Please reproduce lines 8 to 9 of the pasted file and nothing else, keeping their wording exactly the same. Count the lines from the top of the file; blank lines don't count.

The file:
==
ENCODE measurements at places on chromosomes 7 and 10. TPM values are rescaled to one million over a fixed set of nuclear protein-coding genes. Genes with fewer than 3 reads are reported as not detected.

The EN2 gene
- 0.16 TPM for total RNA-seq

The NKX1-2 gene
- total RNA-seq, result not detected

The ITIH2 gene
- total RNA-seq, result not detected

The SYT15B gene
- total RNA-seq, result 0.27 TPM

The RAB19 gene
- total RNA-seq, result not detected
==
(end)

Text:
The SYT15B gene
- total RNA-seq, result 0.27 TPM